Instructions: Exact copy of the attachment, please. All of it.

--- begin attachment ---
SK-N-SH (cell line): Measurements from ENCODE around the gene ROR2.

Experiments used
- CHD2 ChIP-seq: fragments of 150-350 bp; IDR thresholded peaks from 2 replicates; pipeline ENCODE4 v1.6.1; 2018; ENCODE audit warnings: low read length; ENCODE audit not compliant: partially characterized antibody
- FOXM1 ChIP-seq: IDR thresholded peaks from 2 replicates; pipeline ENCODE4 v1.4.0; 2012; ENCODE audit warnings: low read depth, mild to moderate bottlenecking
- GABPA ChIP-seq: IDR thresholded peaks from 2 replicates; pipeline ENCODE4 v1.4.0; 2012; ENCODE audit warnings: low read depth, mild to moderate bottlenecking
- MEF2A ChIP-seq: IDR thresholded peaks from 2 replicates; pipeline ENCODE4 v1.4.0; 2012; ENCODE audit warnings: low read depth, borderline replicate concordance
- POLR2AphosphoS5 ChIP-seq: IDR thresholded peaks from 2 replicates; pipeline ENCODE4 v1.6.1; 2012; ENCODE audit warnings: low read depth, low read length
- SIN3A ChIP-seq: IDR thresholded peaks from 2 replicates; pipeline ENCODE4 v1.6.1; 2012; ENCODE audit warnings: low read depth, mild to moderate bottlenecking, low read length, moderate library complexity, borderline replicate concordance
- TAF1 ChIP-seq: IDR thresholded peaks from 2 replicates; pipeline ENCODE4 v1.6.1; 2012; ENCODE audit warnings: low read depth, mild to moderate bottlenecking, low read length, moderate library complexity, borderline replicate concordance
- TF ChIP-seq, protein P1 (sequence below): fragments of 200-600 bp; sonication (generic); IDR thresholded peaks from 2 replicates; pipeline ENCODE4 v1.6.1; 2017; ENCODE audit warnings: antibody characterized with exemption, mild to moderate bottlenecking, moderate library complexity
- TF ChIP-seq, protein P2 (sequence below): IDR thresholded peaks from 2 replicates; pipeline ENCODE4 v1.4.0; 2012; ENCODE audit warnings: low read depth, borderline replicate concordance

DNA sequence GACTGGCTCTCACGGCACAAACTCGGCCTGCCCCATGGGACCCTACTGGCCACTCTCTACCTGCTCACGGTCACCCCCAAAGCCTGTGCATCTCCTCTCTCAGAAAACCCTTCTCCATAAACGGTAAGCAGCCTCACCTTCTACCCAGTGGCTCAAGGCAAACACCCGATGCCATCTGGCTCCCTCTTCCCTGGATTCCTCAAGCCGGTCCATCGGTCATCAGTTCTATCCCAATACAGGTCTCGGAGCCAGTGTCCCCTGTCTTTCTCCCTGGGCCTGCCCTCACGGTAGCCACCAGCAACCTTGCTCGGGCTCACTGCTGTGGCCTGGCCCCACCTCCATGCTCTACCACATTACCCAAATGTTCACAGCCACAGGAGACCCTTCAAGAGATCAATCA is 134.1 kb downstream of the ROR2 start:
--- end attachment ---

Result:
SK-N-SH (cell line): Measurements from ENCODE around the gene ROR2.

Experiments used
- CHD2 ChIP-seq: fragments of 150-350 bp; IDR thresholded peaks from 2 replicates; pipeline ENCODE4 v1.6.1; 2018; ENCODE audit warnings: low read length; ENCODE audit not compliant: partially characterized antibody
- FOXM1 ChIP-seq: IDR thresholded peaks from 2 replicates; pipeline ENCODE4 v1.4.0; 2012; ENCODE audit warnings: low read depth, mild to moderate bottlenecking
- GABPA ChIP-seq: IDR thresholded peaks from 2 replicates; pipeline ENCODE4 v1.4.0; 2012; ENCODE audit warnings: low read depth, mild to moderate bottlenecking
- MEF2A ChIP-seq: IDR thresholded peaks from 2 replicates; pipeline ENCODE4 v1.4.0; 2012; ENCODE audit warnings: low read depth, borderline replicate concordance
- POLR2AphosphoS5 ChIP-seq: IDR thresholded peaks from 2 replicates; pipeline ENCODE4 v1.6.1; 2012; ENCODE audit warnings: low read depth, low read length
- SIN3A ChIP-seq: IDR thresholded peaks from 2 replicates; pipeline ENCODE4 v1.6.1; 2012; ENCODE audit warnings: low read depth, mild to moderate bottlenecking, low read length, moderate library complexity, borderline replicate concordance
- TAF1 ChIP-seq: IDR thresholded peaks from 2 replicates; pipeline ENCODE4 v1.6.1; 2012; ENCODE audit warnings: low read depth, mild to moderate bottlenecking, low read length, moderate library complexity, borderline replicate concordance
- TF ChIP-seq, protein P1 (sequence below): fragments of 200-600 bp; sonication (generic); IDR thresholded peaks from 2 replicates; pipeline ENCODE4 v1.6.1; 2017; ENCODE audit warnings: antibody characterized with exemption, mild to moderate bottlenecking, moderate library complexity
- TF ChIP-seq, protein P2 (sequence below): IDR thresholded peaks from 2 replicates; pipeline ENCODE4 v1.4.0; 2012; ENCODE audit warnings: low read depth, borderline replicate concordance

DNA sequence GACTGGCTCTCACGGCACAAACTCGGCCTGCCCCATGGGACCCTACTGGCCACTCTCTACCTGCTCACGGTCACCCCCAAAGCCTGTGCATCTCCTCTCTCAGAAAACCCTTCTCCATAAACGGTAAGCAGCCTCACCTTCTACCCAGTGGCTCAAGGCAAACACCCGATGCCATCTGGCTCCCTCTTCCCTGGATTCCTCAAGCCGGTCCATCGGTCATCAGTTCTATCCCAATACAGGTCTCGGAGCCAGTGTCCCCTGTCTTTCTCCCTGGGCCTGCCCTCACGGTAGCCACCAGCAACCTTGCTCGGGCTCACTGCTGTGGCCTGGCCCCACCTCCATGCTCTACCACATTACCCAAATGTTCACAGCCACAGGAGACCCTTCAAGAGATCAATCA is 134.1 kb downstream of the ROR2 start: